Eerie Places People Don't Talk About
A Look Into Oregon's Wasco County
I think it is obvious to all of us what people look for when trying to find haunted areas. It usually includes a building in which someone was murdered or where people were tortured. It has some sort of well known history like that and people like to go there to toy around with whatever spirits are left there to haunt visitors. I want to introduce a different sort of eerie; the one you really have to be in tuned with your surroundings to figure out what is going on.
Over the past few days, two friends of mine and I decided to go on a little road trip to Bend, Oregon (We are from Portland.) Our trip was going great until we decided to look up ghost towns to explore for our way back. We noticed many of the ghost towns listed were all in Wasco County, a county we could go through on our way home, located east of Mt. Hood, including the Dalles in it. Without any further research, we went for it.
There is not much to describe the feeling I had when entering the wheat farm foothills leading to this ghost town called Friend. Its like I knew it was a bad idea, but didn't know why. Maybe it was the instant change in weather from sunny to icy and foggy. Or maybe that every other option of road despite the one we were taking was dirt and gravel. Sometimes you just know, though...
When we reached Friend, we found what was the only store in the area, shown below.
We did not get out of the car because it looked like someone was still living there, and this is the type of area in Oregon where, if you step foot on someone's property, they shoot you. Further down the road, we discovered the one-room school house the town used to use. Inside was an old piano, desks, and chalkboards.
Up until now, everything was borderline sketchy. It wasn't until we decided to leave that things started reaching a creepy. Using the maps app on iPhone, we looked up the route back to Portland. The fastest route it suggested was some forest road that connected with 35 on Mt. Hood. Knowing it would be closed from snow or just too dangerous in general, I suggested we just go up through the Dalles. I've traveled on too many forest roads to know the bad situations they lead to...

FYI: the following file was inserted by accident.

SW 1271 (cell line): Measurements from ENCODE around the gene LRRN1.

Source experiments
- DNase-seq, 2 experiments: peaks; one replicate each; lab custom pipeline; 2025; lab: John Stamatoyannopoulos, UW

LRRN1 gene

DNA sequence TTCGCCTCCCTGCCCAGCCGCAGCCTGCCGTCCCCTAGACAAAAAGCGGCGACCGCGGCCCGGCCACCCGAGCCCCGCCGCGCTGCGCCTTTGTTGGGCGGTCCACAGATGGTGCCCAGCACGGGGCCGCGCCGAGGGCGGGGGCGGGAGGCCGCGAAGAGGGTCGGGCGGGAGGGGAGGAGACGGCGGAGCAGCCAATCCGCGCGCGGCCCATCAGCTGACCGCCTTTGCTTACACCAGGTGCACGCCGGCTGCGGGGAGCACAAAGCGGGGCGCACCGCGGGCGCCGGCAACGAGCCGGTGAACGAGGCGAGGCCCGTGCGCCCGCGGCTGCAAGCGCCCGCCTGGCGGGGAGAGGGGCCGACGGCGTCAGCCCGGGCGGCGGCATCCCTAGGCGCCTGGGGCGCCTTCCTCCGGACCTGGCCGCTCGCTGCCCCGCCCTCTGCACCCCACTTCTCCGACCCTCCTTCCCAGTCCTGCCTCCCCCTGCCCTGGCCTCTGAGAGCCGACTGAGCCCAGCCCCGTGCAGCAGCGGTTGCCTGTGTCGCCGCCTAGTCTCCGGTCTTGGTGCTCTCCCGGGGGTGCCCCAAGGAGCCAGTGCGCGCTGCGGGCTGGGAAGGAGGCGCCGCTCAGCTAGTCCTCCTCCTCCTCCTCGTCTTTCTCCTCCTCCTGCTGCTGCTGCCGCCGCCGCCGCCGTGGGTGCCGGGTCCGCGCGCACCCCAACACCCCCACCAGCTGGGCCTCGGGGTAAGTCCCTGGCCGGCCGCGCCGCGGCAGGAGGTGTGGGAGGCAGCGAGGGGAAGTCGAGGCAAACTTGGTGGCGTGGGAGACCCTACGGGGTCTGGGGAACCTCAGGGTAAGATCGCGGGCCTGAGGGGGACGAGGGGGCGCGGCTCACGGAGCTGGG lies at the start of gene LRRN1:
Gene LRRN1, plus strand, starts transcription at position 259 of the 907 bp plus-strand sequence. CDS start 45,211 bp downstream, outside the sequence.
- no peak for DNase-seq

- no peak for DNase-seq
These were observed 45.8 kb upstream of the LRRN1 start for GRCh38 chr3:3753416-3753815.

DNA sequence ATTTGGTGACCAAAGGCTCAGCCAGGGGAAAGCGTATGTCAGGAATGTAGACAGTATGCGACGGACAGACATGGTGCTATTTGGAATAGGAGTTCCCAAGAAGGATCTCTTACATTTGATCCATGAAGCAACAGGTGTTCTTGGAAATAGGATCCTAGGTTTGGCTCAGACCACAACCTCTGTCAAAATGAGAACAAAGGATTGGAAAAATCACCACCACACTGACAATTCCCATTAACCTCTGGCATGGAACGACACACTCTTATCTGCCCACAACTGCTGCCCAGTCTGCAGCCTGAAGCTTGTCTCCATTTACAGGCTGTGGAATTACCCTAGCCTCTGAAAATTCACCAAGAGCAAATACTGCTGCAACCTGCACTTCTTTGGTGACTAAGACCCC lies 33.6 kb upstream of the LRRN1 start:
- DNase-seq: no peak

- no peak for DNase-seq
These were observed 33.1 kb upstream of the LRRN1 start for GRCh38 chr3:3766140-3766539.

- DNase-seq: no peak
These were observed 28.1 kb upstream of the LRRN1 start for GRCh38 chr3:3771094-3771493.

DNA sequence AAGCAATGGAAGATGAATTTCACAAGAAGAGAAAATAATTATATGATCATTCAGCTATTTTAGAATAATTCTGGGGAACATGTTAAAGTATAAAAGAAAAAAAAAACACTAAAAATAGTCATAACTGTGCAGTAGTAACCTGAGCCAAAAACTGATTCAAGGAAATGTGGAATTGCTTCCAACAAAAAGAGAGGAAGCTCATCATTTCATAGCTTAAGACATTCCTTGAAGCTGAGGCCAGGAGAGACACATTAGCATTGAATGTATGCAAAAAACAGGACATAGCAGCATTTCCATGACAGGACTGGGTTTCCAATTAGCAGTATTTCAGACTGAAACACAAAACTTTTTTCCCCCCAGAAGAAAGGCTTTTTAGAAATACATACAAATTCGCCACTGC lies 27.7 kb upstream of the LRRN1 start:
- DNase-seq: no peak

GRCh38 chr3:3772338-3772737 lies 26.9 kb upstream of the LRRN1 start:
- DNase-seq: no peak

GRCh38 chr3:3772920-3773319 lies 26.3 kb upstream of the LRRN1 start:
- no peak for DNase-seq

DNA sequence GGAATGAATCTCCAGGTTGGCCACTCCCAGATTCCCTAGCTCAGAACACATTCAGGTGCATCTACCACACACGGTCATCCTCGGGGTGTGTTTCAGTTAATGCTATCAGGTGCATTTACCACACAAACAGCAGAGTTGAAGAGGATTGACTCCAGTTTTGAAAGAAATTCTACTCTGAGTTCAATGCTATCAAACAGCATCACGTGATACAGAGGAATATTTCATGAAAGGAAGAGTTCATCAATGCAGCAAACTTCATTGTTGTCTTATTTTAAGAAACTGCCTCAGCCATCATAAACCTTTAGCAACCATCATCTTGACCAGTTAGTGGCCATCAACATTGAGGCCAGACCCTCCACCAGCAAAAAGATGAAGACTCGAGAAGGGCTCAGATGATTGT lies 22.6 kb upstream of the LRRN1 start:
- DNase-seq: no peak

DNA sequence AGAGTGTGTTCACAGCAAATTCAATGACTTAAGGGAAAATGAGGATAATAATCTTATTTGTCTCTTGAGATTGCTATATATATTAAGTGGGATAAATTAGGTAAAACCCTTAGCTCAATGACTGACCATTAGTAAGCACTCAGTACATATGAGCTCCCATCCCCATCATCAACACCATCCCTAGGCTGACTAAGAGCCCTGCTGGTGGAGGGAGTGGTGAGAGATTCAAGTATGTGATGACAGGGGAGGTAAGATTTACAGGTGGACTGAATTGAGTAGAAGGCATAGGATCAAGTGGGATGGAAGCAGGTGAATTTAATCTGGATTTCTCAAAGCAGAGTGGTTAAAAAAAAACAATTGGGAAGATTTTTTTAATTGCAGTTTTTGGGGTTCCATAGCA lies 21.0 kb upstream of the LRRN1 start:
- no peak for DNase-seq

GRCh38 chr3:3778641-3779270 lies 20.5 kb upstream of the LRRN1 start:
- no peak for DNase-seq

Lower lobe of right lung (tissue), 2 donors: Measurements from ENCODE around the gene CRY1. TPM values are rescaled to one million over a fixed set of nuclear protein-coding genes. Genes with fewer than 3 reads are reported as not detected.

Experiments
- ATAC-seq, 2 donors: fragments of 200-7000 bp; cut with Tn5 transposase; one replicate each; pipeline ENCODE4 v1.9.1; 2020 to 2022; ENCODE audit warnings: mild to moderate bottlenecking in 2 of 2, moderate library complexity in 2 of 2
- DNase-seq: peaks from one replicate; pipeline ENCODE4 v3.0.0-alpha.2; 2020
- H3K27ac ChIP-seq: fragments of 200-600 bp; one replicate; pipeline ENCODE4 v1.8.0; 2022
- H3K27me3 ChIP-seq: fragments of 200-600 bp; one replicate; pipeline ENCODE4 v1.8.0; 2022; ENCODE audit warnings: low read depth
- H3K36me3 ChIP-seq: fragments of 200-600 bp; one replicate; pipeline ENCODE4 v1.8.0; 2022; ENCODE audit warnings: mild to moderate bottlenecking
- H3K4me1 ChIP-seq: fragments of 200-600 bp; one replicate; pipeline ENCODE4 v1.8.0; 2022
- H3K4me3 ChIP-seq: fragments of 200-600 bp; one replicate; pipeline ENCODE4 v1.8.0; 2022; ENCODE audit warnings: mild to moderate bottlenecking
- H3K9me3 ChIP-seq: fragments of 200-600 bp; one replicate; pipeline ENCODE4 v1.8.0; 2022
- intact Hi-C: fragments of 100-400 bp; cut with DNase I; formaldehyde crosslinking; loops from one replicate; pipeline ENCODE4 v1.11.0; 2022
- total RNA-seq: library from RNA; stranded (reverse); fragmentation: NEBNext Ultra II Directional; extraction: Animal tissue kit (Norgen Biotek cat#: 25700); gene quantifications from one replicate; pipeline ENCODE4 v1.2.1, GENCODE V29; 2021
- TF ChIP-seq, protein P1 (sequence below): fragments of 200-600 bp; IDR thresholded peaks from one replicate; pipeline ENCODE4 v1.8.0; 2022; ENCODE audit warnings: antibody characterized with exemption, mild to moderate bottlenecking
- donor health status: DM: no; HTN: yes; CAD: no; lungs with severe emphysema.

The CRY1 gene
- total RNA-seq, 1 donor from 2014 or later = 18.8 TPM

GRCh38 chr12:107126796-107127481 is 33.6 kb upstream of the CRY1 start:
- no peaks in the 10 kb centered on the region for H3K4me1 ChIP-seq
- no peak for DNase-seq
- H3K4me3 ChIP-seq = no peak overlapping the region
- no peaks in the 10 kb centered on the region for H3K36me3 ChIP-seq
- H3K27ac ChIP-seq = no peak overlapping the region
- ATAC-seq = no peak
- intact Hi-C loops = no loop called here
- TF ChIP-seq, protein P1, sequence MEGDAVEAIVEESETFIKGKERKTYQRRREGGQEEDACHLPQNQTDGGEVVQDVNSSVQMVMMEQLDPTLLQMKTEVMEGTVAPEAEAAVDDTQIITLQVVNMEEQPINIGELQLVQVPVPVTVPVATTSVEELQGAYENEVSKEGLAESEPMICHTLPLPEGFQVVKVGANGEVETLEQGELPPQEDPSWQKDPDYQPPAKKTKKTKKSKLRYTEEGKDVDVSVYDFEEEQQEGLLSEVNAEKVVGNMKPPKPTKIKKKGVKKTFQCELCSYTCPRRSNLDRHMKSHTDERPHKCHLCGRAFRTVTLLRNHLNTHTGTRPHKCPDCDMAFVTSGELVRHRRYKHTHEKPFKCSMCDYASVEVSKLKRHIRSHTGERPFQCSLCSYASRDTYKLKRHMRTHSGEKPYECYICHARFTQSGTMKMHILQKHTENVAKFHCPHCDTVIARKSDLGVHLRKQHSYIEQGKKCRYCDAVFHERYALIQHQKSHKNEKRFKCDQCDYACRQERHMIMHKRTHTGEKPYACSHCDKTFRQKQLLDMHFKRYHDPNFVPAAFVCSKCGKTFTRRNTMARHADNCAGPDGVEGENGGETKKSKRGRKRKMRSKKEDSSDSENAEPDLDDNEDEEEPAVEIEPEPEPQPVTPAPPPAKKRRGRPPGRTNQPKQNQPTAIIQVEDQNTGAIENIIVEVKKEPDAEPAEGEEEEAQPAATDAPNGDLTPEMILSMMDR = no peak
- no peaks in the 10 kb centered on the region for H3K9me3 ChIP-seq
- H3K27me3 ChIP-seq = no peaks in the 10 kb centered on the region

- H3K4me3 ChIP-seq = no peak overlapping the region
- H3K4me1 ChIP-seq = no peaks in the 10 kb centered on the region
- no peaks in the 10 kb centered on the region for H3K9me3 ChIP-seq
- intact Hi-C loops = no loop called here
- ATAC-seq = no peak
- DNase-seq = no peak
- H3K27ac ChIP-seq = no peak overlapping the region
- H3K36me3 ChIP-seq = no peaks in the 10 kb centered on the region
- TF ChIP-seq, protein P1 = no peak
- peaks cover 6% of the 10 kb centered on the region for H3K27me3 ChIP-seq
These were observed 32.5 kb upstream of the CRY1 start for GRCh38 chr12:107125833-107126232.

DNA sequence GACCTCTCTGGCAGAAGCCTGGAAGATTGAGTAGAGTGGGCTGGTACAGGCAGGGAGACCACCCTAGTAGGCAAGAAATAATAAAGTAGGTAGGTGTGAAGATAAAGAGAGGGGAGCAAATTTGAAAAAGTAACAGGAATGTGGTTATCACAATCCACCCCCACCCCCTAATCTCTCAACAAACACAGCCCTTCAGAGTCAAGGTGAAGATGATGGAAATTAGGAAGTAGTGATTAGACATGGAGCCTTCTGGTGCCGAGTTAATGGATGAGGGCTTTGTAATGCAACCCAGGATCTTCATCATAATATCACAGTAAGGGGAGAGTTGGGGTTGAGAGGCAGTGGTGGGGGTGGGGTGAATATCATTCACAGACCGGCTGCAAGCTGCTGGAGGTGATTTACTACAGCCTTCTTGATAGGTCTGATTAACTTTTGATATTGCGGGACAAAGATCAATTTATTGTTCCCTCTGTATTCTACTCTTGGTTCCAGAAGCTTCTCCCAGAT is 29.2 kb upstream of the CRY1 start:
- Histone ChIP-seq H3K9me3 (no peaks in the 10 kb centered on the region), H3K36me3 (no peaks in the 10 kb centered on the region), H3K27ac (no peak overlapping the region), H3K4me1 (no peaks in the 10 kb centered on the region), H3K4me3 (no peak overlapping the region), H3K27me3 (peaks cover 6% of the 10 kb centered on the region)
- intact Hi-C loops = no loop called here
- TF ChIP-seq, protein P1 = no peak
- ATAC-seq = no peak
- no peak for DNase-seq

With that decided, we clicked that route on maps and went on our way. The first turn it told us to make was on a dead end road. First red flag? Probably. I skipped that road and went down the next one, which then told us to make a right turn straight into a wheat field with tractor tire marks. Nope. I skipped that turn, too, and kept going. Once it told us to go down another dead end road, we looked at maps again and realized it had switched the route on us to take us on the sketchy road leading to 35! Not okay. We switched it back and drove back to the paved road and continued not the way we came, but the opposite direction, since it should have connected us with Dufur, then the Dalles.
As the road kept getting icier and it started to rain, we passed the sign that said "Now entering Mt. Hood National Forest." WHAT. We were supposed to be heading east, not west into the forest. Maps had switched yet again, and, by this point, I couldn't hide how unnerved I was. I had never had this happen to me. Is maps even allowed to switch the route on you without saying?
This was the type of backcountry that people go missing in. You don't know what kind of folks are nice or not. After making a "U'y," we program maps to take us to the Dalles instead of Portland. I ignored most of its suggestions and stayed on the paved road, not making turns into anymore wheat fields or dead ends until we reached Highway 197 again.
My dad has told me this one story where he was hunting and came to a place in the woods where every hair on his body stood up straight. He figured it must have been old Native American burial grounds or something of the sort. We have a lot of areas like that in Oregon. When I told my parents how out by Dufur was kind of creepy, he told me that is where he encountered that area. Turns out there is a lot of bad history with the Native Americans, within their owns tribes and with the Oregon Trail. With this new knowledge, it made a lot more sense why this area east of the mountain did feel haunted. History has a way of shaping the land.
The next day, I was getting lunch with a friend and I was telling her about my haunting events from the day before. She told me her coworker who kept walking by lived in Dufur. I called her over and asked her if she thought the area out by Dufur was haunted. She immediately went into about how there was bad history with Native Americans over there and that there were creepy things that went on that were never documented. There was a reason her family moved over to Portland.
When you look up haunted areas in Oregon, the eastern side of Mt. Hood and into the foothills over there never come up. Is this not strange? I looked up Wasco County itself and found some interesting history about this cult tribe called the Rajneeshee, who, to win votes in Wasco County, poisoned people with Salmonella back in the 1980s. There were other stories like this, too.
Though it is not obvious what has gone on over there on the east side of the mountain, something did. Talk to anyone who has spent time out there. It is not a place you want to hangout in. There is a bone-chilling effect you get just from the atmosphere itself. There have to be more reasons why this county has the most abandoned cities in Oregon.